- Your research studies how the economics and politics of conservation and the environment intersect within the context of globalization, often resulting in social-environmental conflicts. You pay particular attention to the (local and global) environmental justice aspects of contemporary (market-based) environment-development policy frameworks, such as carbon and biodiversity markets, Reduction of Emissions from Deforestation and Forest Degradation (REDD+) and/or Payments for Ecosystem Services (PES).
- Geographically, you focus on Central/Latin America.
- You prepare a doctoral thesis in development studies in this domain (appr. 50% of your time).
- You contribute to the strengthening of the research line, i.a. through joint research and outreach activities and collaborating in applications for externally funded research grants.
- You assist in teaching assignments within the framework of the IOB master programs.
- Your research adopts a multidisciplinary perspective, includes fieldwork and uses a combination of qualitative (and, preferably, also quantitative) methods, in accordance with the IOB Research Strategy 2017-2022.
- IOB PhD regulations allow joint or double PhDs degrees.
- Your work includes activities of societal outreach.
- You actively support the cooperation of IOB with its partner institutes in the South, in particular in Central America.
- You function well in groups and you are willing to contribute to the service delivery to IOB, to the University of Antwerp and the wider society.
Profile and requirements
- You hold a master degree in development studies or in related social science disciplines (preferably with a proven interest in political ecology, human geography and/or ecological economics).
- Your work is preferably interdisciplinary in nature and preferably engages with a combination of methodological approaches.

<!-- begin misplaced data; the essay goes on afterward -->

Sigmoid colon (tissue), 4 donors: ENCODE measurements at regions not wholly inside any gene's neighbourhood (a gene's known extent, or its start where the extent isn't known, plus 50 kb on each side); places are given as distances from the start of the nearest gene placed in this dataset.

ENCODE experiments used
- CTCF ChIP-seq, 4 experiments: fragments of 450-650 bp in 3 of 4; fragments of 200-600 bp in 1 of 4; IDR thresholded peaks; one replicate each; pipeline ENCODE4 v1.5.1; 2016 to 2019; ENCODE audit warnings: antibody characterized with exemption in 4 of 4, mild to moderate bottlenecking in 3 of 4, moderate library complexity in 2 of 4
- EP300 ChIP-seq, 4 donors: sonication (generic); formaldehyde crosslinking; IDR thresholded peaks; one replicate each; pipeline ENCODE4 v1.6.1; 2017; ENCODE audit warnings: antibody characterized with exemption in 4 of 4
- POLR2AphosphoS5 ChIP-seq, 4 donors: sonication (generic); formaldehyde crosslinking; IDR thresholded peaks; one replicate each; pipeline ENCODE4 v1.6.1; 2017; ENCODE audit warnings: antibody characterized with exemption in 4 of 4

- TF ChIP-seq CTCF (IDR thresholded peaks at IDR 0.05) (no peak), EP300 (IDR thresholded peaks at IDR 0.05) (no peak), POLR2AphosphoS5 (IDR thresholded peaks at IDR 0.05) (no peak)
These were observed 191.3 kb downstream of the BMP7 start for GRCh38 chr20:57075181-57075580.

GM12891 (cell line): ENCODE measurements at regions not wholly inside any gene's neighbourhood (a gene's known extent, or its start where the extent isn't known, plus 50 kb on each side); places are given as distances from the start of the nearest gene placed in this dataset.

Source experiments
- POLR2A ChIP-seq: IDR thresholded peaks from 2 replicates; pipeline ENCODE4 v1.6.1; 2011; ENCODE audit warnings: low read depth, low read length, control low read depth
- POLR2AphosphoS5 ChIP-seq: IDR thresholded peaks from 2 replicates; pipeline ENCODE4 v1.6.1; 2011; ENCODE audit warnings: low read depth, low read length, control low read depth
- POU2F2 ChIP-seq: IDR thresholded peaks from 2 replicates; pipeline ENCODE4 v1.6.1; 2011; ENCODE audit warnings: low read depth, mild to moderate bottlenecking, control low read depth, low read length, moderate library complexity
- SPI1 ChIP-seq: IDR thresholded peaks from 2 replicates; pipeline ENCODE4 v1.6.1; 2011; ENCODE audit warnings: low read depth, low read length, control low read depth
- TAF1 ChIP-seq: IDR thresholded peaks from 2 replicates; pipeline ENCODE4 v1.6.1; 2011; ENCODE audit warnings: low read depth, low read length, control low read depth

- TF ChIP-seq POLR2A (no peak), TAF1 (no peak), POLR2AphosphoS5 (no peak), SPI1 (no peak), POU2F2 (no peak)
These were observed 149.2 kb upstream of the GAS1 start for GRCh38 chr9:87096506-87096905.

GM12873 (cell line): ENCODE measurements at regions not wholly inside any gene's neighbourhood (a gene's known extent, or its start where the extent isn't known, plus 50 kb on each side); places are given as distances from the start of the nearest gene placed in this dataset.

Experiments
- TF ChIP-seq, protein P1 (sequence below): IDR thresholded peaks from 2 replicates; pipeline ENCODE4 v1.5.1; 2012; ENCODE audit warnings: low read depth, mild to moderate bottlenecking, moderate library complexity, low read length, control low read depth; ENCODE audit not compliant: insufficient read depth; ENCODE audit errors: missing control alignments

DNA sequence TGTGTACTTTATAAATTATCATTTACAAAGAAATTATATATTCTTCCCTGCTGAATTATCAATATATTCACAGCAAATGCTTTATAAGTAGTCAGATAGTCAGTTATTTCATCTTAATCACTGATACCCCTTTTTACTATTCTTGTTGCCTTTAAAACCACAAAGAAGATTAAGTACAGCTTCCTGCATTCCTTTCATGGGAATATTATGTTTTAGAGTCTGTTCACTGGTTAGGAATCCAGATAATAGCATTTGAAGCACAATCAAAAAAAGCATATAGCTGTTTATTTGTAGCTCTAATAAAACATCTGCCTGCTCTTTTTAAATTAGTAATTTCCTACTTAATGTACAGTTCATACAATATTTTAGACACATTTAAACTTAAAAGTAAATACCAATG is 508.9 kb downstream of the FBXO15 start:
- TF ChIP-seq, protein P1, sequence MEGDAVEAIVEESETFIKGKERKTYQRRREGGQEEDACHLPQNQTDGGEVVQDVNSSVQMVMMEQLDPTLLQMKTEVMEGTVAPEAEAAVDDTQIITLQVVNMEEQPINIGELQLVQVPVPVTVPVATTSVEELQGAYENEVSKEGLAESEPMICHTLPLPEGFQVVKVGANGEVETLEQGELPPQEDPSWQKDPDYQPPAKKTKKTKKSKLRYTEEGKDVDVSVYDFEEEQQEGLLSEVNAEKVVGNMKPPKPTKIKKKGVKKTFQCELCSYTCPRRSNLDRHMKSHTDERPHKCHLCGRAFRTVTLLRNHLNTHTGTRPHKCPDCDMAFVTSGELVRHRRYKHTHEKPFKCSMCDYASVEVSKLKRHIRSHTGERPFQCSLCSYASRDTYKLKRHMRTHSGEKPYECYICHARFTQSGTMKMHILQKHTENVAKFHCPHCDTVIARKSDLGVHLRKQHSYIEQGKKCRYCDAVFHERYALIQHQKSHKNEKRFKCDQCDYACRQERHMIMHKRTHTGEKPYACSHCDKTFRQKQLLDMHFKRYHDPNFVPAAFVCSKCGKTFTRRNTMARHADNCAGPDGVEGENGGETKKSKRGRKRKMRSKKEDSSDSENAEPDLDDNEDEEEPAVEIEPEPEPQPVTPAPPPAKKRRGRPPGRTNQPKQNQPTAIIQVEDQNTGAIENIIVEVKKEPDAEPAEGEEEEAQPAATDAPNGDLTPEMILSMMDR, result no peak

- You obtained outstanding academic results.
- You preferably have experience with development processes in the South.
- The focus in your teaching corresponds to the educational vision of the university.
- Your academic qualities comply with the requirements stipulated in the university’s policy.
- You are quality-oriented, conscientious, creative, social and cooperative.
- You are fluent in English and Spanish. Knowledge of other relevant languages is a plus.
- an appointment as an academic assistant for a period of two years, with the possibility of renewal twice for a further two-year period after positive evaluation;
- the date of appointment will be 1 September 2019;
- a full time gross monthly salary ranging from € 3.338,21 tot € 5.649,28;
- a dynamic and stimulating work environment.
How to apply?
- Applications may only be submitted online, until the closing date 24 March 2019.
- The application must be completed with a PhD research proposal (appr. 1000 words) and an argument (appr. 500 words) how this proposal can strengthen the profile of the research line and of the IOB profile in general. This document must be submitted in English.
- A pre-selection will be made from amongst the submitted applications. The remainder of the selection procedure is specific to the position and will be determined by the selection panel. The selection interview will take place on 2 May 2019.
- More information about the application form can be obtained at email@example.com.
- For questions about the profile and the description of duties, please contact prof. dr. Gert Van Hecken (Tel. +32 3 265 56 85; Gert.firstname.lastname@example.org).